More than 50 percent of scientists believe climate change is caused by human activities. But ask a farmer and you’ll get a very different answer.
A new study surveyed 6,795 people in the agricultural sector in 2011-2012 to find out what they think about climate change and whether variation in the climate is triggered by people, natural causes, or an equal combination of both.
“Whenever climate change gets introduced, the conversation tends to turn political.”
More than 90 percent of the scientists and climatologists surveyed say they believe climate change is occurring, with more than half attributing it to primarily to human activities.
In contrast, 66 percent of corn producers surveyed say they believe climate change is occurring—and only 8 percent pinpoint human activities as the main cause.
A quarter of producers say they believe climate change is caused mostly by natural shifts in the environment, and 31 percent say there isn’t enough evidence to determine whether climate change is happening or not.
Published in the Bulletin of the American Meteorological Society, the survey results highlight the division between scientists and farmers over climate change and the challenges in communicating climate data and trends in non-polarizing ways, says Linda Prokopy, associate professor of natural resource social science at Purdue University.
How will farmers respond?
“Whenever climate change gets introduced, the conversation tends to turn political,” Prokopy says. “Scientists and climatologists are saying climate change is happening, and agricultural commodity groups and farmers are saying they don’t believe that.
“Our research suggests that this disparity in beliefs may cause agricultural stakeholders to respond to climate information very differently.”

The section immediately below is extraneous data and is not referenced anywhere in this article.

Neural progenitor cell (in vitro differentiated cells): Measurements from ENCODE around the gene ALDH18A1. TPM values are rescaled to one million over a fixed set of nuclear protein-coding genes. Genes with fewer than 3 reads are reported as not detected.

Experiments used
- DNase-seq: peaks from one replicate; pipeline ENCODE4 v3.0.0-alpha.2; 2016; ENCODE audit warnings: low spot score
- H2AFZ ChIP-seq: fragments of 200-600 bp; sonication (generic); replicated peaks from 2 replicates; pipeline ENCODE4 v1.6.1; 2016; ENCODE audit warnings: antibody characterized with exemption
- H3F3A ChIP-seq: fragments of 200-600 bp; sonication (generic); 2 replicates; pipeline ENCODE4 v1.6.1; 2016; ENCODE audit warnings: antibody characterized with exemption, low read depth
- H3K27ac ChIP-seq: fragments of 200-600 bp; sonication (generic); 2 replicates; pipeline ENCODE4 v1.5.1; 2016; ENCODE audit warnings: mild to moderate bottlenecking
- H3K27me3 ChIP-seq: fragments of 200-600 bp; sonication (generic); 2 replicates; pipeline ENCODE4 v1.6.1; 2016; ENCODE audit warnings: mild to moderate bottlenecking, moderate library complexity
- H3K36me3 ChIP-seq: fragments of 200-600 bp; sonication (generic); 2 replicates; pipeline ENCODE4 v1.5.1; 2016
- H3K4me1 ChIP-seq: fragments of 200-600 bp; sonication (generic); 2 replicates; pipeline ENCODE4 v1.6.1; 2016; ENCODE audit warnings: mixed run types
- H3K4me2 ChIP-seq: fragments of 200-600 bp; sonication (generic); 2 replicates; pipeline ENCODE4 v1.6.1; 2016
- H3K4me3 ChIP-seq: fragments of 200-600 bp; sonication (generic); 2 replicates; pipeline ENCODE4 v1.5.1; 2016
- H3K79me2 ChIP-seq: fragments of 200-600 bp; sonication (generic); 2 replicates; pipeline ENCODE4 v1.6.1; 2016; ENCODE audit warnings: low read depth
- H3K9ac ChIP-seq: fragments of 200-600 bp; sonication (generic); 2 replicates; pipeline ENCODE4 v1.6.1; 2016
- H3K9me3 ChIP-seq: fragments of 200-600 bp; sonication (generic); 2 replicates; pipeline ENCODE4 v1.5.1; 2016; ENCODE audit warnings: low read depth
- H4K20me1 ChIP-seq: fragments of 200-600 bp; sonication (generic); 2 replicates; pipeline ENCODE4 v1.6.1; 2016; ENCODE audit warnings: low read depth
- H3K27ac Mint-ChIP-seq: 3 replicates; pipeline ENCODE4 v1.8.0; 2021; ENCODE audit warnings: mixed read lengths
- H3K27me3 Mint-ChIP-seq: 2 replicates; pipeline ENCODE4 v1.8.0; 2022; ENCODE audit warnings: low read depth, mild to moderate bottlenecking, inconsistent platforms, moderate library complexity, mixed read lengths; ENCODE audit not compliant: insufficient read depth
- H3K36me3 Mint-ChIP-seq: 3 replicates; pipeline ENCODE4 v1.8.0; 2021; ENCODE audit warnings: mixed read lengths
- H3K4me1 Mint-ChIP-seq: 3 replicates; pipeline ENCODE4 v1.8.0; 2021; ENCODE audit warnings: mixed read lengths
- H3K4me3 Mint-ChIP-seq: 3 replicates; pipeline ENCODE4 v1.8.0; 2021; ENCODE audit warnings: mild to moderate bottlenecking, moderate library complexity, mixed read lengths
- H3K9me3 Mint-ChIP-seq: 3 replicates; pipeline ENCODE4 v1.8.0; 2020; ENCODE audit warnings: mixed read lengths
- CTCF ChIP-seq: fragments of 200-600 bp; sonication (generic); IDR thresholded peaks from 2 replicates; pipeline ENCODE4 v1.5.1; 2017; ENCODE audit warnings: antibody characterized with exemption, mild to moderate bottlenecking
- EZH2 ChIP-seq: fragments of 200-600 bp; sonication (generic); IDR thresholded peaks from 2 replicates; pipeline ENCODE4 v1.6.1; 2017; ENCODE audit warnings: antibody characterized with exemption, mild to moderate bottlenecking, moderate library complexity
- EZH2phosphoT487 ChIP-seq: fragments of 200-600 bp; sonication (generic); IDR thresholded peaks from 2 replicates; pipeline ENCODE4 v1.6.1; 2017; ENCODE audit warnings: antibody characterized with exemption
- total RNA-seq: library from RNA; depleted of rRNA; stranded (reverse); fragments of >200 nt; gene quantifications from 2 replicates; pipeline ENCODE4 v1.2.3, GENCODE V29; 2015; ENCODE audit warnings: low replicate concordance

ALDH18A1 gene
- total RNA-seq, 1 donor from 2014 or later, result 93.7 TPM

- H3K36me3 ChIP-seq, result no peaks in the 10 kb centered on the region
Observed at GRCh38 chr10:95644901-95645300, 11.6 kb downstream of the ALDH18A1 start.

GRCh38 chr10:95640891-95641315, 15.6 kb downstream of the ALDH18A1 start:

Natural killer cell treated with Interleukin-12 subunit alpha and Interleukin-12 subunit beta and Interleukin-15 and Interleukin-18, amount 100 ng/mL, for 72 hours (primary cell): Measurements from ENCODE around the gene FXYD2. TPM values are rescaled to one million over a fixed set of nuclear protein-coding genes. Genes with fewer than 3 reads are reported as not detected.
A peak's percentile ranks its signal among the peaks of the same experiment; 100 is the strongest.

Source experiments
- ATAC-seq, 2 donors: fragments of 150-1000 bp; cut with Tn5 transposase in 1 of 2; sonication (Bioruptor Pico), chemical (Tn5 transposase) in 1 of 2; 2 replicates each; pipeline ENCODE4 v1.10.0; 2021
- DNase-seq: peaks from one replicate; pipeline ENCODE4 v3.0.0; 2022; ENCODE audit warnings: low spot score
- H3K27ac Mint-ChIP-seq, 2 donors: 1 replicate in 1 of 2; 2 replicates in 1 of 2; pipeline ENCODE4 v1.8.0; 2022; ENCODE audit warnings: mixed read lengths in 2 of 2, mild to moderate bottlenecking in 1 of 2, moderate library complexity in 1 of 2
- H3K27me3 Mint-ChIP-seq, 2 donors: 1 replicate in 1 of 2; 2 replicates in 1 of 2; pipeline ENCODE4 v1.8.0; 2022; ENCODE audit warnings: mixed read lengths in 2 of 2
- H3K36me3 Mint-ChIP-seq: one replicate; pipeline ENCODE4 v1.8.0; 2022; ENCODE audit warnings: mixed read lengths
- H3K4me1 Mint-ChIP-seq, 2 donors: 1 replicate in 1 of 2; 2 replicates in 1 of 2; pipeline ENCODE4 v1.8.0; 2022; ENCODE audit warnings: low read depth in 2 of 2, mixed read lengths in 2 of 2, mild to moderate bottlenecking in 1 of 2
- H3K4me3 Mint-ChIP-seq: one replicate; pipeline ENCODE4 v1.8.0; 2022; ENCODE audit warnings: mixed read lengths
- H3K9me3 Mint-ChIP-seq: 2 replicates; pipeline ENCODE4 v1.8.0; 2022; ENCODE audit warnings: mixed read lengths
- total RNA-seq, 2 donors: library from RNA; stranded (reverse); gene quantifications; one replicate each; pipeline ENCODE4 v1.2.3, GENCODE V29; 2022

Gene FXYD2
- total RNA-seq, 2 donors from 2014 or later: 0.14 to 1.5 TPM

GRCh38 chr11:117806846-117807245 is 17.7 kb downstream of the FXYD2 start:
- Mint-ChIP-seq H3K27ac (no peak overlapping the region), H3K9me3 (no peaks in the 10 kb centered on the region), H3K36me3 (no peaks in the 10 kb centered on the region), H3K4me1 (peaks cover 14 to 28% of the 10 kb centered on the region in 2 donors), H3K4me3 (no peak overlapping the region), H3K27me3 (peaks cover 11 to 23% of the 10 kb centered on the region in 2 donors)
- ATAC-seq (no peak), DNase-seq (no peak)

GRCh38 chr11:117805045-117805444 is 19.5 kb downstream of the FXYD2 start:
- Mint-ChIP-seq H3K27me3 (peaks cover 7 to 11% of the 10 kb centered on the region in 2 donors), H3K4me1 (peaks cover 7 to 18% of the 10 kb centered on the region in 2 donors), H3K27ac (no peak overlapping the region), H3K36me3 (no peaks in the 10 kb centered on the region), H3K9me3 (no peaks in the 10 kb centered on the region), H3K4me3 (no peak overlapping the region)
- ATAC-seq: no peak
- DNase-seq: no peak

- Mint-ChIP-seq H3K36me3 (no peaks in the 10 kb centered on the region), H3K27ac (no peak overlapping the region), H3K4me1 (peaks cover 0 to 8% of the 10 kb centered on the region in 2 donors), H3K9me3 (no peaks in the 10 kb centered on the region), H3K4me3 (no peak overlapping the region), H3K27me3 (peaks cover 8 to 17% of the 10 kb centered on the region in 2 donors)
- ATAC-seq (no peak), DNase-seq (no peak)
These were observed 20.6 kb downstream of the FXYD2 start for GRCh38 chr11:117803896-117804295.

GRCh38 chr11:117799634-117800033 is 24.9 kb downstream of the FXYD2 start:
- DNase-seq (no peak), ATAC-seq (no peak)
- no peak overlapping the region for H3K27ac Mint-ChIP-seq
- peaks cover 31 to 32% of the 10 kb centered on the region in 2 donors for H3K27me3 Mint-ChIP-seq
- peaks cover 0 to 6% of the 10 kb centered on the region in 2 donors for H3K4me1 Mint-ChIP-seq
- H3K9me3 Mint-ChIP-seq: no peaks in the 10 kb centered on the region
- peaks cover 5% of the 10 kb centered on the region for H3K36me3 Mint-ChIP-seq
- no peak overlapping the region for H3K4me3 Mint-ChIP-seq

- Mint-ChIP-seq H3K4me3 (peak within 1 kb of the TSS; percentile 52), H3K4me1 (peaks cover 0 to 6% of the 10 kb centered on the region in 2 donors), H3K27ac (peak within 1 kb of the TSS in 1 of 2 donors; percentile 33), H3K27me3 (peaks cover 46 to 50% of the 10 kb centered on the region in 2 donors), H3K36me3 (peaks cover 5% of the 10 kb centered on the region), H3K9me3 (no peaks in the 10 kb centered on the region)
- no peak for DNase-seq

Climate change presents both potential gains and threats to US agriculture. Warmer temperatures could extend the growing season in northern latitudes, and an increase in atmospheric carbon dioxide could improve the water use efficiency of some crops. But increases in weather variability and extreme weather events could lower crop yields.
Growers can manage the potential risks linked to extreme rain events and soil degradation by using adaptive strategies such as planting cover crops, using no-till techniques, increasing the biodiversity of grasses and forage, and extending crop rotations, Prokopy says.
These strategies contribute to soil health and water quality and also help capture carbon dioxide, reducing the amount of greenhouse gases released into the atmosphere by agricultural systems.
The farmer’s POV
Currently, agriculture accounts for 10-12 percent of the total human-caused greenhouse gas emissions globally.
Focusing on the causes of climate change, however, is likely to polarize the agricultural community and lead to inaction, says study coauthor Lois Wright Morton, professor of sociology at Iowa State University. To foster productive dialogue, she says, scientists and climatologists need to “start from the farmer’s perspective.”
“Farmers are problem solvers,” she says. “A majority of farmers view excess water on their land and variable weather as problems and are willing to adapt their practices to protect their farm operation. Initiating conversations about adaptive management is more effective than talking about the causes of climate change.”
The gap in views on climate change is caused in part by how individuals combine scientific facts with their own personal values, Morton says.
“Differences in beliefs are related to a variety of factors, such as personal experiences, cultural and social influences, and perceptions of risk and vulnerability,” she says.
Scientists should “recognize that their worldviews may be different than those of farmers,” Prokopy says. “Moderating communication of climate information based on that realization is key.”
Climate science could also be better communicated by using intermediaries such as Extension educators and agricultural advisers to translate data in ways that are most relevant to growers, she says.
“Farmers are by necessity very focused on short-term weather, in-season decisions, and managing immediate risks. They’re thinking about when they can get in their field to do what they need to do, rather than looking 20 to 30 years down the road.”
The surveys were conducted as part of two large-scale projects, Useful to Usable and the Corn-based Cropping Systems Coordinated Agricultural Project, that were funded by the US Department of Agriculture’s National Institute of Food and Agriculture. Purdue University, Iowa State University, and the Iowa Natural Resource Conservation Service also provided funding.
Source: Purdue University